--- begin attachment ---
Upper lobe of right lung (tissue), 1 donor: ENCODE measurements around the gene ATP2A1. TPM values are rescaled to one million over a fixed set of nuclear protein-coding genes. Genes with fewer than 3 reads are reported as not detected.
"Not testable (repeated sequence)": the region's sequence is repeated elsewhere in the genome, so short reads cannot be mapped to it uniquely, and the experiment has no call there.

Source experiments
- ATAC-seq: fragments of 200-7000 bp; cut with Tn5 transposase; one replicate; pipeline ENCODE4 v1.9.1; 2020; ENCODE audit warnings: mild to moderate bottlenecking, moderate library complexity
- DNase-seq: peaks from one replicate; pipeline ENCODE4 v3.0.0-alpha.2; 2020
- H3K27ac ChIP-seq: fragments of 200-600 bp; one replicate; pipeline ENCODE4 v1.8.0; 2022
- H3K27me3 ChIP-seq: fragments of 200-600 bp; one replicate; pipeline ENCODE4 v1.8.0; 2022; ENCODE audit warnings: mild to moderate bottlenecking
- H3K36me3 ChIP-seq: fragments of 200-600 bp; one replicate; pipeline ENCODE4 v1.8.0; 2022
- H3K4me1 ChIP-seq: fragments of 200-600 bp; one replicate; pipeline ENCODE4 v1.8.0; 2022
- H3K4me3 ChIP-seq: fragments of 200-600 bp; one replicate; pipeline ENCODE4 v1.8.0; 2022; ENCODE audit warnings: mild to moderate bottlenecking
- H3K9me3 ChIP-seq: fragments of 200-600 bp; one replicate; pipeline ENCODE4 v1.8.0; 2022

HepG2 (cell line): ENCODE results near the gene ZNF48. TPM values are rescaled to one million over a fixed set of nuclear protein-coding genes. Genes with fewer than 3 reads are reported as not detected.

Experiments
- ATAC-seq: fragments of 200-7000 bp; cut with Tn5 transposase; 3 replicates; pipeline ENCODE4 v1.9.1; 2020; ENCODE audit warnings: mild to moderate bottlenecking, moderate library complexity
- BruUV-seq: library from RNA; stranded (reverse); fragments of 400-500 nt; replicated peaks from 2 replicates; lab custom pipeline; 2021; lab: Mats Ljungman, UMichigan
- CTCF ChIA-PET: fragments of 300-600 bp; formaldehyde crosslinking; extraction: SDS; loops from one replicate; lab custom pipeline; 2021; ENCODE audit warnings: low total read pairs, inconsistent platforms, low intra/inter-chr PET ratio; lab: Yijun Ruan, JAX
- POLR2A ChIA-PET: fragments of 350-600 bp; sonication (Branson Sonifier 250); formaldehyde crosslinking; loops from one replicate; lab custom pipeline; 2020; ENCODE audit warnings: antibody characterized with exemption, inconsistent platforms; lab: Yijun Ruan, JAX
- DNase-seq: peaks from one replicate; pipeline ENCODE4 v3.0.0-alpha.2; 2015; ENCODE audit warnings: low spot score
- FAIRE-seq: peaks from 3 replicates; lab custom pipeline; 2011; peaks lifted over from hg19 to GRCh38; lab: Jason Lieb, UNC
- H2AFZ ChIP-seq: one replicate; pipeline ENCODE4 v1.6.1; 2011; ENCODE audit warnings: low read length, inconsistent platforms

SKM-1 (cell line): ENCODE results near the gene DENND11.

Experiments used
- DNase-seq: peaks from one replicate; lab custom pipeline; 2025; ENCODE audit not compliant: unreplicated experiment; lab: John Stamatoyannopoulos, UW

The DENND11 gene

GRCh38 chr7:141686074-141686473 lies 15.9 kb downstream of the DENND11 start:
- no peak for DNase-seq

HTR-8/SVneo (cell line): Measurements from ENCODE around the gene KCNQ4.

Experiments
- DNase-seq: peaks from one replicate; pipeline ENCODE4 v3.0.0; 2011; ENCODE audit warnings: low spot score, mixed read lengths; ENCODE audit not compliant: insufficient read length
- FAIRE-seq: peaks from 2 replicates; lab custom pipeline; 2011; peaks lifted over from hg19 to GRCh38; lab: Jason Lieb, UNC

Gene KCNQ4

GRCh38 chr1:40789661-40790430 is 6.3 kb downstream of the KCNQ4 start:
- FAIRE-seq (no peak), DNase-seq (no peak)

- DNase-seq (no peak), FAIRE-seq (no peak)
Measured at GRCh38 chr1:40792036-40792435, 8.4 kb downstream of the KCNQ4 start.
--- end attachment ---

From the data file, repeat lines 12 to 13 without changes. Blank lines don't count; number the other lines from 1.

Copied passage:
HepG2 (cell line): ENCODE results near the gene ZNF48. TPM values are rescaled to one million over a fixed set of nuclear protein-coding genes. Genes with fewer than 3 reads are reported as not detected.

Experiments